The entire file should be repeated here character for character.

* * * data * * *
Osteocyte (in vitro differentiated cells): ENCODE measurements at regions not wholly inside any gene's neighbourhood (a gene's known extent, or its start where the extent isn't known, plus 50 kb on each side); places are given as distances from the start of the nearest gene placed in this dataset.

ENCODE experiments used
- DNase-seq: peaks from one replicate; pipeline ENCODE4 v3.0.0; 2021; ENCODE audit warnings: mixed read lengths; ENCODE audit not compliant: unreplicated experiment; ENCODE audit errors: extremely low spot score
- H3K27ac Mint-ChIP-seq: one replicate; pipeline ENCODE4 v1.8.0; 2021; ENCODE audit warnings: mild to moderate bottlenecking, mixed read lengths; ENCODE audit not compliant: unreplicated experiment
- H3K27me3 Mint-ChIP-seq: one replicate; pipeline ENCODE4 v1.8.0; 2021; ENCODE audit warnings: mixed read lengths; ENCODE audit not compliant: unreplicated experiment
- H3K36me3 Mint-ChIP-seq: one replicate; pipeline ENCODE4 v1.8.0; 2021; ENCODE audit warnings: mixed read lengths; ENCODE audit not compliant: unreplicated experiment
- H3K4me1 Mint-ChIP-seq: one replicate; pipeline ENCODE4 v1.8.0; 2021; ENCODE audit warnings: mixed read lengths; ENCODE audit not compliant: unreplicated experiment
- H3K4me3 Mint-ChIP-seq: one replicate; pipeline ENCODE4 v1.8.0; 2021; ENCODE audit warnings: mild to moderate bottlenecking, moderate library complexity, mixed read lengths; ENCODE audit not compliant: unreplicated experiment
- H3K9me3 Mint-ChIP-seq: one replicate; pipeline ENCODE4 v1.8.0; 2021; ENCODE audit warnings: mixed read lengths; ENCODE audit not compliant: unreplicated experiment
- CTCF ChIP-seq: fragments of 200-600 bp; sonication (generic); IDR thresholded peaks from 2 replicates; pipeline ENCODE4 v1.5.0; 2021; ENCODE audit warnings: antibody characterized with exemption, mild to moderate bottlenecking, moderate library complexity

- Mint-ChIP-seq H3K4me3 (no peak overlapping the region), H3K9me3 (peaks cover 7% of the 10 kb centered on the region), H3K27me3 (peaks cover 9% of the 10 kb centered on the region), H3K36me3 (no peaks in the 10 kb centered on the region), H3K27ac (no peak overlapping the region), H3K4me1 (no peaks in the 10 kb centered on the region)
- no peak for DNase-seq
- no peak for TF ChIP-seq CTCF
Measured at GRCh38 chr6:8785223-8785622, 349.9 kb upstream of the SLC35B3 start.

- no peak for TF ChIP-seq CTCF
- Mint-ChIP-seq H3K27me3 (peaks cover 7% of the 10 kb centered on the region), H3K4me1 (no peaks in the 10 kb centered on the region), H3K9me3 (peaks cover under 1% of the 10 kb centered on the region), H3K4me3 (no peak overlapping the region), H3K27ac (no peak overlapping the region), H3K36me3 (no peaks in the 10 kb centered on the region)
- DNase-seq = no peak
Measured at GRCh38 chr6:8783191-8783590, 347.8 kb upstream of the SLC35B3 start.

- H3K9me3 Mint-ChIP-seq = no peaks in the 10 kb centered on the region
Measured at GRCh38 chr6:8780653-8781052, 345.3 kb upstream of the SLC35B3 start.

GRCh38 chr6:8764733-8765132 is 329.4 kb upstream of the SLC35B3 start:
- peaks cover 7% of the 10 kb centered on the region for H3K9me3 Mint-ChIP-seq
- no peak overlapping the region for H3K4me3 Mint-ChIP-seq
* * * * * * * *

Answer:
Osteocyte (in vitro differentiated cells): ENCODE measurements at regions not wholly inside any gene's neighbourhood (a gene's known extent, or its start where the extent isn't known, plus 50 kb on each side); places are given as distances from the start of the nearest gene placed in this dataset.

ENCODE experiments used
- DNase-seq: peaks from one replicate; pipeline ENCODE4 v3.0.0; 2021; ENCODE audit warnings: mixed read lengths; ENCODE audit not compliant: unreplicated experiment; ENCODE audit errors: extremely low spot score
- H3K27ac Mint-ChIP-seq: one replicate; pipeline ENCODE4 v1.8.0; 2021; ENCODE audit warnings: mild to moderate bottlenecking, mixed read lengths; ENCODE audit not compliant: unreplicated experiment
- H3K27me3 Mint-ChIP-seq: one replicate; pipeline ENCODE4 v1.8.0; 2021; ENCODE audit warnings: mixed read lengths; ENCODE audit not compliant: unreplicated experiment
- H3K36me3 Mint-ChIP-seq: one replicate; pipeline ENCODE4 v1.8.0; 2021; ENCODE audit warnings: mixed read lengths; ENCODE audit not compliant: unreplicated experiment
- H3K4me1 Mint-ChIP-seq: one replicate; pipeline ENCODE4 v1.8.0; 2021; ENCODE audit warnings: mixed read lengths; ENCODE audit not compliant: unreplicated experiment
- H3K4me3 Mint-ChIP-seq: one replicate; pipeline ENCODE4 v1.8.0; 2021; ENCODE audit warnings: mild to moderate bottlenecking, moderate library complexity, mixed read lengths; ENCODE audit not compliant: unreplicated experiment
- H3K9me3 Mint-ChIP-seq: one replicate; pipeline ENCODE4 v1.8.0; 2021; ENCODE audit warnings: mixed read lengths; ENCODE audit not compliant: unreplicated experiment
- CTCF ChIP-seq: fragments of 200-600 bp; sonication (generic); IDR thresholded peaks from 2 replicates; pipeline ENCODE4 v1.5.0; 2021; ENCODE audit warnings: antibody characterized with exemption, mild to moderate bottlenecking, moderate library complexity

- Mint-ChIP-seq H3K4me3 (no peak overlapping the region), H3K9me3 (peaks cover 7% of the 10 kb centered on the region), H3K27me3 (peaks cover 9% of the 10 kb centered on the region), H3K36me3 (no peaks in the 10 kb centered on the region), H3K27ac (no peak overlapping the region), H3K4me1 (no peaks in the 10 kb centered on the region)
- no peak for DNase-seq
- no peak for TF ChIP-seq CTCF
Measured at GRCh38 chr6:8785223-8785622, 349.9 kb upstream of the SLC35B3 start.

- no peak for TF ChIP-seq CTCF
- Mint-ChIP-seq H3K27me3 (peaks cover 7% of the 10 kb centered on the region), H3K4me1 (no peaks in the 10 kb centered on the region), H3K9me3 (peaks cover under 1% of the 10 kb centered on the region), H3K4me3 (no peak overlapping the region), H3K27ac (no peak overlapping the region), H3K36me3 (no peaks in the 10 kb centered on the region)
- DNase-seq = no peak
Measured at GRCh38 chr6:8783191-8783590, 347.8 kb upstream of the SLC35B3 start.

- H3K9me3 Mint-ChIP-seq = no peaks in the 10 kb centered on the region
Measured at GRCh38 chr6:8780653-8781052, 345.3 kb upstream of the SLC35B3 start.

GRCh38 chr6:8764733-8765132 is 329.4 kb upstream of the SLC35B3 start:
- peaks cover 7% of the 10 kb centered on the region for H3K9me3 Mint-ChIP-seq
- no peak overlapping the region for H3K4me3 Mint-ChIP-seq